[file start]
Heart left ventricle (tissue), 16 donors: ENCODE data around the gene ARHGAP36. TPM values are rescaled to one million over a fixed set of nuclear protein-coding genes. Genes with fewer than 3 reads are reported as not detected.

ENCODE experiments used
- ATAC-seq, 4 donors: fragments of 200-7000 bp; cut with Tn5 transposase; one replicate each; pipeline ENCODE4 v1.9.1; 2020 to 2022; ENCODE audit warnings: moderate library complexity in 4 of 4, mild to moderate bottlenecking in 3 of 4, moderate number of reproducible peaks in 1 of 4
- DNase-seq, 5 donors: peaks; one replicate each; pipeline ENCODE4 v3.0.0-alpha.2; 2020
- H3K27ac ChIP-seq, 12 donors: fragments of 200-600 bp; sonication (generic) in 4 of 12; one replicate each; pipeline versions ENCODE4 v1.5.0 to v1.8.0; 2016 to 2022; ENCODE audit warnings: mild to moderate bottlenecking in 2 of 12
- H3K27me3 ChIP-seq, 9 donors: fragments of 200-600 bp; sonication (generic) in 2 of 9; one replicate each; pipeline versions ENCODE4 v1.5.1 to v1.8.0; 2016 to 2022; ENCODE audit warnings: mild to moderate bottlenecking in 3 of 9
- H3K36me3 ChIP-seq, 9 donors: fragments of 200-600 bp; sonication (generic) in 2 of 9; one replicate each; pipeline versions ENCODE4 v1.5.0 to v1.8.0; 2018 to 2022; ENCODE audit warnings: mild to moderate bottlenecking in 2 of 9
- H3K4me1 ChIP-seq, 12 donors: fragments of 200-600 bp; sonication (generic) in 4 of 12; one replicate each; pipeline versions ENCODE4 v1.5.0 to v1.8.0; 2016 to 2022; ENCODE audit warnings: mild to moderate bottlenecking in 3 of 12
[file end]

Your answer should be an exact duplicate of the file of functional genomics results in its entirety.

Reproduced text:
Heart left ventricle (tissue), 16 donors: ENCODE data around the gene ARHGAP36. TPM values are rescaled to one million over a fixed set of nuclear protein-coding genes. Genes with fewer than 3 reads are reported as not detected.

ENCODE experiments used
- ATAC-seq, 4 donors: fragments of 200-7000 bp; cut with Tn5 transposase; one replicate each; pipeline ENCODE4 v1.9.1; 2020 to 2022; ENCODE audit warnings: moderate library complexity in 4 of 4, mild to moderate bottlenecking in 3 of 4, moderate number of reproducible peaks in 1 of 4
- DNase-seq, 5 donors: peaks; one replicate each; pipeline ENCODE4 v3.0.0-alpha.2; 2020
- H3K27ac ChIP-seq, 12 donors: fragments of 200-600 bp; sonication (generic) in 4 of 12; one replicate each; pipeline versions ENCODE4 v1.5.0 to v1.8.0; 2016 to 2022; ENCODE audit warnings: mild to moderate bottlenecking in 2 of 12
- H3K27me3 ChIP-seq, 9 donors: fragments of 200-600 bp; sonication (generic) in 2 of 9; one replicate each; pipeline versions ENCODE4 v1.5.1 to v1.8.0; 2016 to 2022; ENCODE audit warnings: mild to moderate bottlenecking in 3 of 9
- H3K36me3 ChIP-seq, 9 donors: fragments of 200-600 bp; sonication (generic) in 2 of 9; one replicate each; pipeline versions ENCODE4 v1.5.0 to v1.8.0; 2018 to 2022; ENCODE audit warnings: mild to moderate bottlenecking in 2 of 9
- H3K4me1 ChIP-seq, 12 donors: fragments of 200-600 bp; sonication (generic) in 4 of 12; one replicate each; pipeline versions ENCODE4 v1.5.0 to v1.8.0; 2016 to 2022; ENCODE audit warnings: mild to moderate bottlenecking in 3 of 12